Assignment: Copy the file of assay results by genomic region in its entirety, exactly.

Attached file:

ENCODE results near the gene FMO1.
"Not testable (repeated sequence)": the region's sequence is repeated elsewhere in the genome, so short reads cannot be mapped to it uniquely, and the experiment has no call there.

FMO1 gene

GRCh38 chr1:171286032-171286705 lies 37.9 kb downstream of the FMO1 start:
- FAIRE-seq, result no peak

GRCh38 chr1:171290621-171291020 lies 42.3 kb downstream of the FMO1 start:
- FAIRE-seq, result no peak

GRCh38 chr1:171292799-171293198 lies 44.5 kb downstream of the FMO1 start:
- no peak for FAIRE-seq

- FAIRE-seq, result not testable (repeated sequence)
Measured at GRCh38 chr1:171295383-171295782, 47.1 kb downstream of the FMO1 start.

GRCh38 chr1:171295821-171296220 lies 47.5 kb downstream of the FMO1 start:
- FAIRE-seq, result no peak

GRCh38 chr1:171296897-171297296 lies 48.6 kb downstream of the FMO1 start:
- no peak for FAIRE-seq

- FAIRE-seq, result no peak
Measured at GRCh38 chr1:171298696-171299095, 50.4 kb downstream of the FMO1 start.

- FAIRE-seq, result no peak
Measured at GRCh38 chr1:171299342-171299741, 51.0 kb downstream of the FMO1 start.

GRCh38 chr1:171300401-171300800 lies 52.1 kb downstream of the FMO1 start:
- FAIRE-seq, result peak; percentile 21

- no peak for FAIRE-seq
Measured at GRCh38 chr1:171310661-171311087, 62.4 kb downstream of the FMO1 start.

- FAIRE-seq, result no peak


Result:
ENCODE results near the gene FMO1.
"Not testable (repeated sequence)": the region's sequence is repeated elsewhere in the genome, so short reads cannot be mapped to it uniquely, and the experiment has no call there.

FMO1 gene

GRCh38 chr1:171286032-171286705 lies 37.9 kb downstream of the FMO1 start:
- FAIRE-seq, result no peak

GRCh38 chr1:171290621-171291020 lies 42.3 kb downstream of the FMO1 start:
- FAIRE-seq, result no peak

GRCh38 chr1:171292799-171293198 lies 44.5 kb downstream of the FMO1 start:
- no peak for FAIRE-seq

- FAIRE-seq, result not testable (repeated sequence)
Measured at GRCh38 chr1:171295383-171295782, 47.1 kb downstream of the FMO1 start.

GRCh38 chr1:171295821-171296220 lies 47.5 kb downstream of the FMO1 start:
- FAIRE-seq, result no peak

GRCh38 chr1:171296897-171297296 lies 48.6 kb downstream of the FMO1 start:
- no peak for FAIRE-seq

- FAIRE-seq, result no peak
Measured at GRCh38 chr1:171298696-171299095, 50.4 kb downstream of the FMO1 start.

- FAIRE-seq, result no peak
Measured at GRCh38 chr1:171299342-171299741, 51.0 kb downstream of the FMO1 start.

GRCh38 chr1:171300401-171300800 lies 52.1 kb downstream of the FMO1 start:
- FAIRE-seq, result peak; percentile 21

- no peak for FAIRE-seq
Measured at GRCh38 chr1:171310661-171311087, 62.4 kb downstream of the FMO1 start.

- FAIRE-seq, result no peak